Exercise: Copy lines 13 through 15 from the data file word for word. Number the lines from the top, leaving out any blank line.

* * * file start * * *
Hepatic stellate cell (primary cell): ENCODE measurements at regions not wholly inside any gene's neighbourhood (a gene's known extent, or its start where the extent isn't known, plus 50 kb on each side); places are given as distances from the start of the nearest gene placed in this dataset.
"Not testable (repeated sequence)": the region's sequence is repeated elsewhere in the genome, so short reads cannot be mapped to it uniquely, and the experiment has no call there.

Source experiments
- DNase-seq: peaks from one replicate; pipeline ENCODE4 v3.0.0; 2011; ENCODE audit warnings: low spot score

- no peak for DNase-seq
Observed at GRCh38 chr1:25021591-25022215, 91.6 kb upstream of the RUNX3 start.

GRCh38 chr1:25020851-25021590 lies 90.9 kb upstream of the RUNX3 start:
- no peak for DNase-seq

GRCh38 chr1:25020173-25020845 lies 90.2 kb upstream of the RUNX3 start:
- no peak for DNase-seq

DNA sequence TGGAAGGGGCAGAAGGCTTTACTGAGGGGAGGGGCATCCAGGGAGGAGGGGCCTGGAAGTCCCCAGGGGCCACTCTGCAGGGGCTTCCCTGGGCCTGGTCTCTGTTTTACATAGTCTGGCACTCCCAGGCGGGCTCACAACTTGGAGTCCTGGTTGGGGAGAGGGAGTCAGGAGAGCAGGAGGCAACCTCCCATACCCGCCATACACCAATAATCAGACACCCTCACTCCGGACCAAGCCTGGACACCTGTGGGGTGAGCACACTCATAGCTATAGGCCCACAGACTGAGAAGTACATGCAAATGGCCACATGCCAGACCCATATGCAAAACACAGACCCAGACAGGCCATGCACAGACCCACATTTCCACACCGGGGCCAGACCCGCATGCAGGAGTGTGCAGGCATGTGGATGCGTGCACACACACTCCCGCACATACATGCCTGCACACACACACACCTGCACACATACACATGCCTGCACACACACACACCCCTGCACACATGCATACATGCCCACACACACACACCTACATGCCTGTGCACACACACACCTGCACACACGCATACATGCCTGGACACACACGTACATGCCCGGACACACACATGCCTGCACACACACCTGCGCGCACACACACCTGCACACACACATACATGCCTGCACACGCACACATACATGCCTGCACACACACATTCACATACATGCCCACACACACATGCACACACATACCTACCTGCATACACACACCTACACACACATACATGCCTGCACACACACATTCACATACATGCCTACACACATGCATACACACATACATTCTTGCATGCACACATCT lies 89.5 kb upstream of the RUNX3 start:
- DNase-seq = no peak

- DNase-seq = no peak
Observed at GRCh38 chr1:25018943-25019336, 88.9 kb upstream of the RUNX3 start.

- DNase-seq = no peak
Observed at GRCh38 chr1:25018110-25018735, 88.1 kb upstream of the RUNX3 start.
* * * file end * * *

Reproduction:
- DNase-seq = no peak
Observed at GRCh38 chr1:25018943-25019336, 88.9 kb upstream of the RUNX3 start.

- DNase-seq = no peak